Table_1_Contagious Ovine Digital Dermatitis: A Novel Bacterial Etiology and Lesion Pathogenesis.XLS (2.17 MB)
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Table_1_Contagious Ovine Digital Dermatitis: A Novel Bacterial Etiology and Lesion Pathogenesis.XLS

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posted on 23.09.2021, 14:07 authored by Gareth J. Staton, Joseph W. Angell, Dai Grove-White, Simon R. Clegg, Stuart D. Carter, Nicholas J. Evans, Jennifer S. Duncan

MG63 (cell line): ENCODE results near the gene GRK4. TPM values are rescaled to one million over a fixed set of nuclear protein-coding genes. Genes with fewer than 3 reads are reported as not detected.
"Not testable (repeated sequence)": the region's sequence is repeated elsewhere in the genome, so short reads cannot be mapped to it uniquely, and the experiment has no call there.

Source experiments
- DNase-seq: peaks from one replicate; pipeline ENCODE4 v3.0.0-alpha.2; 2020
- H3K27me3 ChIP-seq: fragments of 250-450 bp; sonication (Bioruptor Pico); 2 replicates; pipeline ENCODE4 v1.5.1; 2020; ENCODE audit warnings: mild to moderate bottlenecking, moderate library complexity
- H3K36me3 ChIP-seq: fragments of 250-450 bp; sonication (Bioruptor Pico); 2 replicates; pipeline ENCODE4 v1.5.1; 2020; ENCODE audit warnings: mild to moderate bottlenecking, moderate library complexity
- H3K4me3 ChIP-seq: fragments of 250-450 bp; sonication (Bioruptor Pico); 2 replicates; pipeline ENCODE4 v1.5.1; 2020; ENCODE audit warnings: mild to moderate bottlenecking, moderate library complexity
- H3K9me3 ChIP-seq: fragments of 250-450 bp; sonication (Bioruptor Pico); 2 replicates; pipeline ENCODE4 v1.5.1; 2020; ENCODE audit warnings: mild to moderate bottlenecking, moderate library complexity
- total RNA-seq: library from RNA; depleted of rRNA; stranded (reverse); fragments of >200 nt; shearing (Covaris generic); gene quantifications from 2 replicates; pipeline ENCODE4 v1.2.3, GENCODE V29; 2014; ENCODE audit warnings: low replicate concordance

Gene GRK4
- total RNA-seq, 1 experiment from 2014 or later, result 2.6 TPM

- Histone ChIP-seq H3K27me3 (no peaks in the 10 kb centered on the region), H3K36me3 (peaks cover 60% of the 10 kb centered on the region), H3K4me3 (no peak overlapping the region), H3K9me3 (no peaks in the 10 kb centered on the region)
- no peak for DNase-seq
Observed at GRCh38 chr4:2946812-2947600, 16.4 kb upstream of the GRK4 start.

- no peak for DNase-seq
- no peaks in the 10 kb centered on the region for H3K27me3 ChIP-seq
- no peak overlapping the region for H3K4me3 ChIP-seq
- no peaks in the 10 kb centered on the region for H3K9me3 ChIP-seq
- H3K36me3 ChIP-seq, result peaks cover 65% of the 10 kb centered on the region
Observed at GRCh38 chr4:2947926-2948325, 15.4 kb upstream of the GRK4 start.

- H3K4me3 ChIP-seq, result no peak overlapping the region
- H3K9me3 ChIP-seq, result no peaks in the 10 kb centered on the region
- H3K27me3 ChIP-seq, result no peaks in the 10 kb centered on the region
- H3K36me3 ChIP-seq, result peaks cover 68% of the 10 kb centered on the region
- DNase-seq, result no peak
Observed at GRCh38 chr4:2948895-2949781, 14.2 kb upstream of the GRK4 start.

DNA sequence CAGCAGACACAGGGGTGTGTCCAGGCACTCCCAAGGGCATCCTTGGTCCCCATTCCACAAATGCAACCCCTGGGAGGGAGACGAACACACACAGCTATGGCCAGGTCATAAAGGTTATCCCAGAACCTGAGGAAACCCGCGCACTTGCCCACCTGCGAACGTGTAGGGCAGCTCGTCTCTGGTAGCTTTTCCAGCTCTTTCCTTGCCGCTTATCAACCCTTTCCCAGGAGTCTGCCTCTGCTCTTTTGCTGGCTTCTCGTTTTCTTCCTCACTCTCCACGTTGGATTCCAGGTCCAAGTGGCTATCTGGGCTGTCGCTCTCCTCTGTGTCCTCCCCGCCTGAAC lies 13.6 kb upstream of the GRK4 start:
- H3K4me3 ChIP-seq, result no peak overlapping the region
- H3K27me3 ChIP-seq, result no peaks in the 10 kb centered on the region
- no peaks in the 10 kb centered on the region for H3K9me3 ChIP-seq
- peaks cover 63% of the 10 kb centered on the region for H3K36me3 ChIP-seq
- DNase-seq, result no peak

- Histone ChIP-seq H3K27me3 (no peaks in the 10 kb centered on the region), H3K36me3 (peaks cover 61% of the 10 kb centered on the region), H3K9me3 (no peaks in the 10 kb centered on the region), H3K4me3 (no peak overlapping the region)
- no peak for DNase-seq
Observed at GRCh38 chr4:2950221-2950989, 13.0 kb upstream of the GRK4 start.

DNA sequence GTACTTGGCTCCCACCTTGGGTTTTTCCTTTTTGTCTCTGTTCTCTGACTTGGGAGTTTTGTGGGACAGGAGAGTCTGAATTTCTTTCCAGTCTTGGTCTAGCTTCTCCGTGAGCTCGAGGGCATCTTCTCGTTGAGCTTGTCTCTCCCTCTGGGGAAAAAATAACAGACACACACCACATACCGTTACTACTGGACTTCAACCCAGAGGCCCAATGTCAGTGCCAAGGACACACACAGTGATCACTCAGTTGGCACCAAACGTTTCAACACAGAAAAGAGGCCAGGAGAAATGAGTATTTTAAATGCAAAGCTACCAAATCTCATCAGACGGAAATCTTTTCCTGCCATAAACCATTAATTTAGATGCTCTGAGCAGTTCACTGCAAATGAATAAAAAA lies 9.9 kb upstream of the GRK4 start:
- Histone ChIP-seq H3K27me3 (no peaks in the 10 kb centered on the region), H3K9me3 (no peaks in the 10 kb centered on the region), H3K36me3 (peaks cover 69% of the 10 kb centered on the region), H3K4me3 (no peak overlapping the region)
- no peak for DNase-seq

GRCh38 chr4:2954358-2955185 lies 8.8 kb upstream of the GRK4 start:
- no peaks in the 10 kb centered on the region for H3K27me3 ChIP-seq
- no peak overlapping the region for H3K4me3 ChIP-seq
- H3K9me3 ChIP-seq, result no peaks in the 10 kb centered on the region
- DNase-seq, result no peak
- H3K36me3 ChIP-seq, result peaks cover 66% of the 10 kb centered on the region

Contagious ovine digital dermatitis (CODD) is a severe and common infectious foot disease of sheep and a significant animal welfare issue for the sheep industry in the UK and some European countries. The etiology and pathogenesis of the disease are incompletely understood. In this longitudinal, experimental study, CODD was induced in 18 sheep, and for the first time, the clinical lesion development and associated microbiological changes in CODD affected feet are described over time, resulting in a completely new understanding of the etiopathogenesis of CODD. The majority of CODD lesions (83.9%) arose from pre-existing interdigital dermatitis (ID) and/or footrot (FR) lesions. All stages of foot disease were associated with high levels of poly-bacterial colonization with five pathogens, which were detected by quantitative PCR (qPCR): Treponema medium, Treponema phagedenis, Treponema pedis, Dichelobacter nodosus, and Fusobacterium necrophorum. Temporal colonization patterns showed a trend for early colonization by T. phagedenis, followed by F. necrophorum and D. nodosus, T. medium, and then T. pedis, D. nodosus was present at significantly higher predicted mean log10 genome copy numbers in FR lesions compared to both ID and CODD, while Treponema species were significantly higher in CODD and FR lesions compared to ID lesions (p < 0.001). Treatment of CODD-affected sheep with two doses of 10 mg/kg long acting amoxicillin resulted in a 91.7% clinical cure rate by 3 weeks post-treatment; however, a bacteriological cure was not established for all CODD-affected feet. The study found that in an infected flock, healthy feet, healed CODD feet, and treated CODD feet can be colonized by some or all of the five pathogens associated with CODD and therefore could be a source of continued infection in flocks. The study is an experimental study, and the findings require validation in field CODD cases. However, it does provide a new understanding of the etiopathogenesis of CODD and further supportive evidence for the importance of current advice on the control of CODD; namely, ensuring optimum flock control of footrot and prompt isolation and effective treatment of clinical cases.

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